Harold Crick counts his steps, brushes his teeth the same way with the same amount of strokes and calculates the amount of time saved each day by taking a 43 minute lunch break. His life was organized, boring and uneventful—until the day his life started being narrated. That’s when he learned that he was going to die.

In Stranger than Fiction, Crick, played by Will Ferrell, is a passive guy working for the IRS. One day, he starts hearing voices narrating the moves he makes, "accurately…and with a better vocabulary," as Crick put it. He goes to a literature professor (Dustin Hoffman) to help him find out what book he is in.

Dr. Jules Hilbert: The thing to determine conclusively is whether you are in a comedy or a tragedy. Have you met anyone who simply might loathe the very core of you?
Harold Crick: I’m an IRS agent. Everyone hates me.
Dr. Jules Hilbert: Well, that sounds like a comedy!

Crick later finds out the voice he hears is actually a writer named Kay Eiffel (Emma Thompson). Eiffel is writing a book about a character named Harold Crick. Unbeknownst to her, Harold Crick is a real person and his fate is in her hands. She has horrible writers block so she hires an assistant (Queen Latifah) to give her inspiration. The muse-like assistant sits with Eiffel as she imagines ways for her character to die.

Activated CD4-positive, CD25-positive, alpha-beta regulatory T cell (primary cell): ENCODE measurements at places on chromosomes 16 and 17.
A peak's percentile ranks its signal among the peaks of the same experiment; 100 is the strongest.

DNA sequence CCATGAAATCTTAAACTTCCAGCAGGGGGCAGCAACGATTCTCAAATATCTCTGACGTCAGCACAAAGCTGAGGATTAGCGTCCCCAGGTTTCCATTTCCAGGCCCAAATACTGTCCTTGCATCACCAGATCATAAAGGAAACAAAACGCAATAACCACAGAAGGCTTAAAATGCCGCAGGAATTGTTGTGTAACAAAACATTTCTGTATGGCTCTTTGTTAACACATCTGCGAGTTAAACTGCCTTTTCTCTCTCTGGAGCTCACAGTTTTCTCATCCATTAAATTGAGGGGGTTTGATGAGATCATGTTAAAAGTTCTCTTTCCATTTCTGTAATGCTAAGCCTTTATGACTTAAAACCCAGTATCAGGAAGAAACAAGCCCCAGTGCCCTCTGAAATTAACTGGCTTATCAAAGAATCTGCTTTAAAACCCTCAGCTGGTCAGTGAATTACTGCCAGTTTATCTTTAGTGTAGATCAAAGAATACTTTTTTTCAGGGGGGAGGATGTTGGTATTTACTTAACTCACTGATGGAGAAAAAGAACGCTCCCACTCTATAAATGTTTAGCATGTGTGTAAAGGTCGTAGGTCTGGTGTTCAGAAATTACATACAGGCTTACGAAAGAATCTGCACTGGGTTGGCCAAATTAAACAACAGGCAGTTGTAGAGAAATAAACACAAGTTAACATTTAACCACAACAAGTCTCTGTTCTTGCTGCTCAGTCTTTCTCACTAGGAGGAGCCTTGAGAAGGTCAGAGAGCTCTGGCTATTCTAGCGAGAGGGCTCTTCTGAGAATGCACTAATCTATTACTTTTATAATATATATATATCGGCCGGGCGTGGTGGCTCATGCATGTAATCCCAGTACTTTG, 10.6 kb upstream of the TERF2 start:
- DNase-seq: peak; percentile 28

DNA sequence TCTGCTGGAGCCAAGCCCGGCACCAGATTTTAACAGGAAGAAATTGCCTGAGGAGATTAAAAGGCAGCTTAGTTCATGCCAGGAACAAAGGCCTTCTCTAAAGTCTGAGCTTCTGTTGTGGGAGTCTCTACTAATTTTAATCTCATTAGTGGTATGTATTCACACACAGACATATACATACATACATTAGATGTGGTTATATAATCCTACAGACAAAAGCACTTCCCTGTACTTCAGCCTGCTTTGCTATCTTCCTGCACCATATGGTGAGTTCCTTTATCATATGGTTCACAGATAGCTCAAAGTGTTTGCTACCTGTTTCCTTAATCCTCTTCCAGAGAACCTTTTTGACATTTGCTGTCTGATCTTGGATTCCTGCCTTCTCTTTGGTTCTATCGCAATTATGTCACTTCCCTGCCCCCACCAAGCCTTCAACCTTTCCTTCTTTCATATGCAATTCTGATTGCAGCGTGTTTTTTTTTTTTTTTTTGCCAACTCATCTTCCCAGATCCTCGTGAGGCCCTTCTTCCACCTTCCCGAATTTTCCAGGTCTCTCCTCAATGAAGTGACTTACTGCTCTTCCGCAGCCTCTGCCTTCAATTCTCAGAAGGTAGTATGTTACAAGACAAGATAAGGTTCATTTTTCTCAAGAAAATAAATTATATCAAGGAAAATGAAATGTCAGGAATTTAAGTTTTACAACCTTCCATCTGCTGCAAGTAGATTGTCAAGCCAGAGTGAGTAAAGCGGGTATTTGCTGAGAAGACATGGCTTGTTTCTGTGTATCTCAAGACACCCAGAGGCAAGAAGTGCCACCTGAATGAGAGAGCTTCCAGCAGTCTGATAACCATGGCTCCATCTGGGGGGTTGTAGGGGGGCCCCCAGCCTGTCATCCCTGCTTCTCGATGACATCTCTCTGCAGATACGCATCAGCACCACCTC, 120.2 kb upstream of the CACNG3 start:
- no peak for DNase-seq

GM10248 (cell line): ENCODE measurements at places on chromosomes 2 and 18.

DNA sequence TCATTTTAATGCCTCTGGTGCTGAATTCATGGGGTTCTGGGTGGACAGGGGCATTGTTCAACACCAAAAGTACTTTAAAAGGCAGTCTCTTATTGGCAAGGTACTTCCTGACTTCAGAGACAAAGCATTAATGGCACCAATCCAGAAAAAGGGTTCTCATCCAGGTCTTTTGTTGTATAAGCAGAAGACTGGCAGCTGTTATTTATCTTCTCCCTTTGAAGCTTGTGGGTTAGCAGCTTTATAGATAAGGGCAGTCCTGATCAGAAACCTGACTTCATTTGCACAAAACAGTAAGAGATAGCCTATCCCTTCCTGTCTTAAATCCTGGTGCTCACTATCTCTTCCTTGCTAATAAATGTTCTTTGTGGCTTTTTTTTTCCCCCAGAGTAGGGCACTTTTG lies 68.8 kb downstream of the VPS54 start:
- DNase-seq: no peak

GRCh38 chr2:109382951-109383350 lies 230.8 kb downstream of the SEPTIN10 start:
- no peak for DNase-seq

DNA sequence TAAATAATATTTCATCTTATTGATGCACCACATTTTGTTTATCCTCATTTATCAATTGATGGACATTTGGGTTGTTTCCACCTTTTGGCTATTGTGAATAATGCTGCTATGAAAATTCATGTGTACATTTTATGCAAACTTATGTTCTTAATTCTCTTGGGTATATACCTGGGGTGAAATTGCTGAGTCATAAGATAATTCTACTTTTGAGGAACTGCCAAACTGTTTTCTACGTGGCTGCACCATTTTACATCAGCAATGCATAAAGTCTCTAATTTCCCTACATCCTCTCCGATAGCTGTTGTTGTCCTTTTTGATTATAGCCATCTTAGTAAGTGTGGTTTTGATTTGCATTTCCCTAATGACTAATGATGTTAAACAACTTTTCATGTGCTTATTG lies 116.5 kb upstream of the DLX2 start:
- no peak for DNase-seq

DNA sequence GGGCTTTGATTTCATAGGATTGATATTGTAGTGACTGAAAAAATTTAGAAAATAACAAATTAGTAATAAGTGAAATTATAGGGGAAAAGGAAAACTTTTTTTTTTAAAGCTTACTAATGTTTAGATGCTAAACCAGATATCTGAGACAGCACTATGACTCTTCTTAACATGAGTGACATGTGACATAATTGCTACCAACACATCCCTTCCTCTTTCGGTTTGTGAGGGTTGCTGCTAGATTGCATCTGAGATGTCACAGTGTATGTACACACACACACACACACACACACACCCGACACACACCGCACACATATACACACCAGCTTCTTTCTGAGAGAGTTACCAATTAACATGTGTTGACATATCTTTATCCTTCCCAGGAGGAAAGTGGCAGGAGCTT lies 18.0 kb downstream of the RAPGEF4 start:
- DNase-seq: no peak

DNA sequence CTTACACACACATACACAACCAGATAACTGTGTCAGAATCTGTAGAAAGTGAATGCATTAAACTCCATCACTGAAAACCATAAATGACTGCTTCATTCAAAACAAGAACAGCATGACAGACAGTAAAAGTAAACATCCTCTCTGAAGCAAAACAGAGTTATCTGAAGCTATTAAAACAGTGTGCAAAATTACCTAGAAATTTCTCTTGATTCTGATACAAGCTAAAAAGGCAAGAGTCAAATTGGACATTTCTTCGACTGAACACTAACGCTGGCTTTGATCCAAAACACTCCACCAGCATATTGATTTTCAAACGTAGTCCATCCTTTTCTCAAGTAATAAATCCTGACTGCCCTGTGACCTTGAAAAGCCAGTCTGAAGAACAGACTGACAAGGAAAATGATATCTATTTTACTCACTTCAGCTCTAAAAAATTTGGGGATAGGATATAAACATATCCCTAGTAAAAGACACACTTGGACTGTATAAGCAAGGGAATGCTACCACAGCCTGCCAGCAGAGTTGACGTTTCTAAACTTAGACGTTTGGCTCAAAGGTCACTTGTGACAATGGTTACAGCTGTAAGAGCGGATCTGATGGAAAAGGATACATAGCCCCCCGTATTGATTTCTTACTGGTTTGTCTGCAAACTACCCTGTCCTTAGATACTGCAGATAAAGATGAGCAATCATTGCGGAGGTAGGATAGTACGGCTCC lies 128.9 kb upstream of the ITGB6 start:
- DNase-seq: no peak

One lesson learned in the movie is that all comedies contain a love interest that first loathes the hero, and then falls in love with them. Maggie Gyllenhal’s character, Ana Pascal, is introduced into Stranger than Fiction with tax problems requiring an audit by an IRS agent, who of course is Harold Crick. She is everything he isn’t. Pascal has tattoos, likes cookies, owns a bakery and is completely unorganized as she hands Crick all of her important business papers, crumpled up in a large box. But somehow, they are bizarrely attracted.

Crick learns to live his life, because it may be over soon. The movie is very slow and boring just like Crick’s life until he realizes he may die. The movie is very well made, and it really picks up once Crick starts living his life to the fullest.

Stranger than Fiction was directed by Marc Forster (Monster’s Ball, Finding Neverland). It’s written by Zach Helm and was released in theaters in 2006.

The 113-minute movie has the same features on the DVD as well as the Blu-Ray, except the Blu-Ray is encoded in 1080p video with uncompressed audio. Special features include: deleted and extended scenes, funny on-set moments and multiple behind the scenes features. Stranger than Fiction is rated PG-13 and is released by Sony Pictures.

About The Author

Samantha Lavine is the contributing editor for all things kinky for Blast Magazine

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